In a humble tin structure that serves as the templo (sanctuary) in Carmen Grande, Manuel and his older brother begin to sing in beautiful harmony, accompanied by their guitars.
In the far south of Mexico, in the rural state of Chiapas, the future is bleak for young men and boys. Land is essential for survival, and poor, indigenous families own little land. Subsistence farming is the norm; families grow beans and corn and raise chickens and hogs. Between growing seasons, many men head to El Norte (the north) to work in northern Mexico or the United States.
Pastor Manuel’s family has suffered much. They’re a family of all sons where the oldest son inherits land from his father – and there simply isn’t enough land to divide among them. One brother committed suicide; two others are working in the U.S.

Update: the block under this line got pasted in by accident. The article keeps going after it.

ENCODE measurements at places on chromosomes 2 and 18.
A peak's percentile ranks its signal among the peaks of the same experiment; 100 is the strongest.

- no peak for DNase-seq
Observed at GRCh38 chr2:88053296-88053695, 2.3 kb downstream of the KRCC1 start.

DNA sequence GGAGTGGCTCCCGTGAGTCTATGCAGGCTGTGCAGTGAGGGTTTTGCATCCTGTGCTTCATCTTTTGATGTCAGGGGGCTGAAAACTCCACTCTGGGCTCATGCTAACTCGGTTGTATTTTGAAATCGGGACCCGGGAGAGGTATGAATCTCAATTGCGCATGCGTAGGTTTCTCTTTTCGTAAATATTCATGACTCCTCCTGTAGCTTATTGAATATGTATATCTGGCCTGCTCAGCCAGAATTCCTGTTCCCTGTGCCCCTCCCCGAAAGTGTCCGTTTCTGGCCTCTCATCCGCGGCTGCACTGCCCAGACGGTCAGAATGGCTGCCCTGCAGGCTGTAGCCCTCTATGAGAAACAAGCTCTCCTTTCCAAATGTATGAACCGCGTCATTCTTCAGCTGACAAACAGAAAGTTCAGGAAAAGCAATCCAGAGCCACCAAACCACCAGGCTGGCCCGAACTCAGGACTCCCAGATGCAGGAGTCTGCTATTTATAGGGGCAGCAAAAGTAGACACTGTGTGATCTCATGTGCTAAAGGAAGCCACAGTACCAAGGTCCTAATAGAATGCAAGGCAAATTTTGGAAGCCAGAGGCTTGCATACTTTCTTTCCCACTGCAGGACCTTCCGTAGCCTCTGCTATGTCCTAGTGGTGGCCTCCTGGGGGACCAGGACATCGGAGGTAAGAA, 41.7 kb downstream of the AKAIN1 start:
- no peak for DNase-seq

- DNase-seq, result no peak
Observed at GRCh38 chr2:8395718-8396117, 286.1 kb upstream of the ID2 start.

“It’s hard,” said Manuel. “There’s a lack of hope here. My younger brothers send money back so we can rent land to farm.” Leaving home is a necessity. There’s no work in the community to generate income.
Pray for the indigenous peoples of Mexico who live in communities with little hope and see migration as necessity for survival.
- Sue Smith, field personnel serving Latino immigrants in Fredericksburg, Va.